THe Golden Spiral

The Golden Spiral Overlay

My study of art and what makes masterpieces time-bound helps me tremendously when I am in the field. I try not to overthink compositions; rather, I try to calm my mind and feel a sense of balance and harmony of elements. Now if I could just get a little more of it in my daily life…

Would Love to Hear Your Thoughts!

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10 Comments on “Balance is Essential in Both Life and Your Compositions!

  1. Don, I was checking the details of your shot and noticed the polarizer and its cost. Have you found spending the extra money makes a difference? Could I get good results with a less expensive polarizer, and if so, do you have any recos? Thanks in advance.

    • My thoughts on filters are this: If you buy cheap glass, go ahead and place a cheap filter over it. If you buy really good glass, then why would you cheapen it putting a cheap filter over it? There are no shortcuts if you want quality.

  2. just want to say thanks for sharing this stunning shot with us today, nice shot, view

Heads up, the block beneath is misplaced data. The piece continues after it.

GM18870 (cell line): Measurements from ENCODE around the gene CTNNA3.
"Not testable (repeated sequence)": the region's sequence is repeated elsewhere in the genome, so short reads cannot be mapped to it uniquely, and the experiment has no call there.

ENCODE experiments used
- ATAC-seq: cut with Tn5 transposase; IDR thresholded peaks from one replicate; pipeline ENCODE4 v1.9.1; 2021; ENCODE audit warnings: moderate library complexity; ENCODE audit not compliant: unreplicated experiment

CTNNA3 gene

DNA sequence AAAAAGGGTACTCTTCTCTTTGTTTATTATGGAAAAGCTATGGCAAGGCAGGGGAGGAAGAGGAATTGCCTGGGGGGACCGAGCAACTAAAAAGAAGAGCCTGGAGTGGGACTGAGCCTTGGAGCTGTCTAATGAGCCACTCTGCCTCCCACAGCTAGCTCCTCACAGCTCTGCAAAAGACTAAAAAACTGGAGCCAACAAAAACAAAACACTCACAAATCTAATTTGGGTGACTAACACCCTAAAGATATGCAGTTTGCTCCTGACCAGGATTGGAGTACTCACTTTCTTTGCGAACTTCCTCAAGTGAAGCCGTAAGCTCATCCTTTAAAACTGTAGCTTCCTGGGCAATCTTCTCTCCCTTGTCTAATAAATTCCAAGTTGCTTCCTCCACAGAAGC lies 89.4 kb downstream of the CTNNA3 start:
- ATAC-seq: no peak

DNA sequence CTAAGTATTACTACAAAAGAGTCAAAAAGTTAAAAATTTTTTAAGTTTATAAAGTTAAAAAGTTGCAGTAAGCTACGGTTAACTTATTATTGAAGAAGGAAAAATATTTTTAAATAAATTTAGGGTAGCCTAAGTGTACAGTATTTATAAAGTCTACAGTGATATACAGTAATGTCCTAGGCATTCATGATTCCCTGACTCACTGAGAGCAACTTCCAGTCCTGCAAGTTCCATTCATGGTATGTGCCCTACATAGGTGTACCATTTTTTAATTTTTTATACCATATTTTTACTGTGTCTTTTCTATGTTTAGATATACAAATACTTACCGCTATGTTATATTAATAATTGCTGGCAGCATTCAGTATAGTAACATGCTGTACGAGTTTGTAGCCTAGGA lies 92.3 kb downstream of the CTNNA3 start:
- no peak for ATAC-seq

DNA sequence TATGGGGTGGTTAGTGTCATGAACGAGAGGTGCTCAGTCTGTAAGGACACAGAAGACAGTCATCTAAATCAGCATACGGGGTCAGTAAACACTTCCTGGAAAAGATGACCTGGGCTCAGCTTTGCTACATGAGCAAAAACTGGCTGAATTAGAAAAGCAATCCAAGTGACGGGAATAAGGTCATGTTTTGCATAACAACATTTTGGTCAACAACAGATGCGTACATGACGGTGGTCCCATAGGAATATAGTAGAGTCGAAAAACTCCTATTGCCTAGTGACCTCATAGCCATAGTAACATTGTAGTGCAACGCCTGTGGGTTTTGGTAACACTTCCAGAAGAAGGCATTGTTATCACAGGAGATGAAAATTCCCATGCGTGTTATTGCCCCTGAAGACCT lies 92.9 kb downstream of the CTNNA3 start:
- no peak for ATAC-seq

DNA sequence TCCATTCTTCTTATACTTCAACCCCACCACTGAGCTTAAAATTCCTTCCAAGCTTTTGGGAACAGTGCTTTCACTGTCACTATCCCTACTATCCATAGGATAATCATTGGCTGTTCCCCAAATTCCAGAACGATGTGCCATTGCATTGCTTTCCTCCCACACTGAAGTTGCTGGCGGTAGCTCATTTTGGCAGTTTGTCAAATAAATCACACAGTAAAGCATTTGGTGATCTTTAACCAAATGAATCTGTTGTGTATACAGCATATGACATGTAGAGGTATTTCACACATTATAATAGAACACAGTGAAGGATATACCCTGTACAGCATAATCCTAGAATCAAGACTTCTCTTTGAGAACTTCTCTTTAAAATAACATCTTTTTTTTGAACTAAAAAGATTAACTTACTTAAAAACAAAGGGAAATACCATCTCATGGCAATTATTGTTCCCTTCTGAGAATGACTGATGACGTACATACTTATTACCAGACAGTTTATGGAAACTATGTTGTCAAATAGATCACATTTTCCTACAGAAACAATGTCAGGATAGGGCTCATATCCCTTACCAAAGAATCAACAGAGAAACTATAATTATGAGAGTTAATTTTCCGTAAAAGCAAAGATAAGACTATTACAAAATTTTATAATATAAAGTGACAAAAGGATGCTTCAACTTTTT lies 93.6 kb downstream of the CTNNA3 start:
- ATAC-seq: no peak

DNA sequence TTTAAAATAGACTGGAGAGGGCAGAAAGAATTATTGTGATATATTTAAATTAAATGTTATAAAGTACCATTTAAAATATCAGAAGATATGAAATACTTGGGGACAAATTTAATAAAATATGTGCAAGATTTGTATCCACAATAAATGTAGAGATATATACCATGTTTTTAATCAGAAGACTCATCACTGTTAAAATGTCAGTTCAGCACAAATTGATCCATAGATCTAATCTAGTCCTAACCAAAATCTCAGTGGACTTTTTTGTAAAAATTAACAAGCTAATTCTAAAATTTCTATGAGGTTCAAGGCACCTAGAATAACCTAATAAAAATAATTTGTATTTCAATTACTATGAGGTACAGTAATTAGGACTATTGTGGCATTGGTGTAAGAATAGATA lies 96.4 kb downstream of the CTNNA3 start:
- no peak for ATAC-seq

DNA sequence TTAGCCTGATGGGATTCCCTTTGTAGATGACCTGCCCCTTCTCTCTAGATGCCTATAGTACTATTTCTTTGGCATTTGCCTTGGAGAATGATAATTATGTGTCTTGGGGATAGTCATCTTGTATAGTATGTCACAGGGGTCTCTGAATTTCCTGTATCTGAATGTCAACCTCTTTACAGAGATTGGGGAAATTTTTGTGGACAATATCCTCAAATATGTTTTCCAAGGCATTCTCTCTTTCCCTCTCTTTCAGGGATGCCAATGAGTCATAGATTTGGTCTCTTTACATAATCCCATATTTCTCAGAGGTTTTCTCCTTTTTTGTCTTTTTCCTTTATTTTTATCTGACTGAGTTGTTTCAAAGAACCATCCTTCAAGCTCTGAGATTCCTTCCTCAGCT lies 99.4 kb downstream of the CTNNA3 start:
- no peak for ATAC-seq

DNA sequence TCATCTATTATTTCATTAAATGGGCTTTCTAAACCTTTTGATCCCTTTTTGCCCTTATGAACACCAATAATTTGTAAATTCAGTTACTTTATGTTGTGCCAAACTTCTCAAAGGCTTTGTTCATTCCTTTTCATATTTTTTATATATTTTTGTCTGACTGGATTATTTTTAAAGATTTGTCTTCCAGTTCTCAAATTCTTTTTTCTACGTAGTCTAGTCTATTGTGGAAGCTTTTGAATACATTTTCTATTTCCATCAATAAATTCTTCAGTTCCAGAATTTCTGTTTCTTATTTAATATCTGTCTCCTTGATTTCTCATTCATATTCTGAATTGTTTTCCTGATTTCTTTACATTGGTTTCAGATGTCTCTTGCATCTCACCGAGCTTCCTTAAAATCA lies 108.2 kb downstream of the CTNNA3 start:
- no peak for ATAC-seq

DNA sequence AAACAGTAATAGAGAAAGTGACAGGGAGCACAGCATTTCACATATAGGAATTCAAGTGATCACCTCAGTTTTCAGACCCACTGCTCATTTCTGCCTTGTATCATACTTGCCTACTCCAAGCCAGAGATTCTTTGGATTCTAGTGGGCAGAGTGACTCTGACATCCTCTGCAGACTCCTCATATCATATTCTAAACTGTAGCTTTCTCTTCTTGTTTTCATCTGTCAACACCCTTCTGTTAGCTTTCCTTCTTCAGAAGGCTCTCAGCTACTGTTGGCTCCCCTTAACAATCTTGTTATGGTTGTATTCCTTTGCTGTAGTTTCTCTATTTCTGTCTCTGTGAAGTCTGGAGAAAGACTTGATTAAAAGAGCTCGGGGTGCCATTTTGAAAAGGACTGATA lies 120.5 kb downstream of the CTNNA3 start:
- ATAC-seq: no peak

n the sea on the rocks, love it

  3. I’ve read about the golden mean in nature. Honey bees use the ratio when comb building & some natural beekeepers try to replicate it in their hive designs.
    Never thought about applying it to photography but it does make sense.
    I’m not sure though if my mind is able to compute it in the field like yours.
    Thank you for giving me something else to ponder!!

  4. What a great post, Don! Yeah, a little technical, but the way you put, easy enough to understand – – – – sort of. Thanks for sharing not only your wonderful images, but the mechanics of making it also. I know I will use it when I’m out in the field.

    Happy 2016 to you and yours! Looking forward to seeing sometime during the year.

    • Thanks Gail. It can get to be too technical and you know I like keeping things as simple as possible. That’s why I like to think of it as a guideline rather than a hard and fast rule. Just try to imagine the fulcrum and trust your inner sense of balance when composing.